- "Rising food prices and poverty fueled a wave of
strikes by private and public sector workers." A UN Special Rapporteur
for human rights criticized Mubarak's counterterrorism policy, human rights
abuses, and repressive emergency powers, called the "norm" under
- Besides various lawless acts discussed above, forced
evictions have also been commonplace. In 2008, residents of 26 Greater
Cairo areas were affected, their communities called "unsafe"
under a government master development plan. Administrative orders were
implemented "without notice or prior consultation," preventing
the likelihood of legal challenge.
- In November 2009, AI issued a report titled, "Egypt:
Demand Dignity: Buried Alive: Trapped by Poverty and Neglect in Cairo's
Informal Settlements," saying:
- Evictions from areas called unsafe "breached the
international standards that states must observe, (requiring they) have
procedural safeguards in place." Instead, hundreds of homes were demolished
with inadequate or no notice or consultation given affected communities,
including plans for resettlement. As a result, homelessness and other state-imposed
harshness followed. Egypt's poor, marginalized population suffers grievously
under repressive regime policies.
- A Final Comment
- Given this backdrop and sustained visceral mass protests,
the Obama administration is stalling for time, a White House February 5
press release saying:
- "The President emphasized the importance of an orderly,
peaceful transition, beginning now, to a government that is responsive
to the aspirations of the Egyptian people, including credible, inclusive
negotiations between the government and the opposition."
- In fact, Omar Suleiman's vice presidential appointment
signified Washington approving his leadership heading new faces with old
policies, what Egyptian masses won't accept. They demand all remnants of
Mubarak's regime ousted, replaced by new officials they choose in free,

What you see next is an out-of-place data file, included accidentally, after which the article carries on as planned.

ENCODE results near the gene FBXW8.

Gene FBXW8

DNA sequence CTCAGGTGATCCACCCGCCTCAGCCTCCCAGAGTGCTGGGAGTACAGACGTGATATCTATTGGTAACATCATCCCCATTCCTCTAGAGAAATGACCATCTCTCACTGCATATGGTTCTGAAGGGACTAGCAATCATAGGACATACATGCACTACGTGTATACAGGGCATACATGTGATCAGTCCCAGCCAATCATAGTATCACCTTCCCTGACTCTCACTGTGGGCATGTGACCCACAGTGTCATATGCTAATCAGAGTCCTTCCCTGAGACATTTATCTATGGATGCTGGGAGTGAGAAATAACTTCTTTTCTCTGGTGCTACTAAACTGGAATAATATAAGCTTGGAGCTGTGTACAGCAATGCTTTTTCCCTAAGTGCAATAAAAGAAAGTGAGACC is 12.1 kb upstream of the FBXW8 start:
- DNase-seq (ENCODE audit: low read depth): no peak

fair, open elections.
- On February 7, Al Jazeera said two weeks of protests
show no signs of abating despite some emerging normality in parts of Egypt's
capital. Dr. Sally Moore, representing the Popular Campaign in Support
of ElBaradei (one of six groups comprising the "Youth of the Egyptian
Revolution" coalition) said:
- "The word 'stability' is a word the regime uses
all the time - but - what is stability without freedom. We are in for the
long haul. The regime is trying to play us against the people in Tahrir
Square, but we always remind them they are our people, our families. (They)
want radical change, not minor reform."
- Al Jazeera's Cairo correspondent said:
- "Protesters tell me Obama still hasn't come up with
any statement that they want to hear. They want immediate change and the
feeling among many of them is that the way the US is handling this crisis
is not good for the way America is perceived both here and in general in
the wider region."
- In fact, from the outset, the Obama administration acted
duplicitously to maintain imperial control throughout the region, especially
by ensuring continuity in Egypt, under Suleiman and other reliable figures.
On February 5, Secretary of State Clinton endorsed him saying:
- "I think it's important to support the transition
process announced by the Egyptian government, actually headed now by Vice
President Suleiman (and) an orderly establishment of the elections that
are scheduled for September."
- She also backed Egypt's military "as a respected
institution" and its banking sector. In other words, money and martial
power are crucial ingredients of Washington's imperial control.
- In contrast, Sunday protesters declared February 6 a
"day of martyrs," commemorating thousands of Mubarak security
force torture, disappeared, and murder victims.
- How and when this ends remains uncertain, but one thing
is clear. Millions of Egyptians exhibited extraordinary sustained courage.
So far, they're not backing down from one of the region's most brutal regimes,
financed and supported by imperial Washington, maneuvering to keep it empowered
as a reliable vassal state.
- Stephen Lendman lives in Chicago and can be reached at
firstname.lastname@example.org. Also visit his blog site at sjlendman.blogspot.com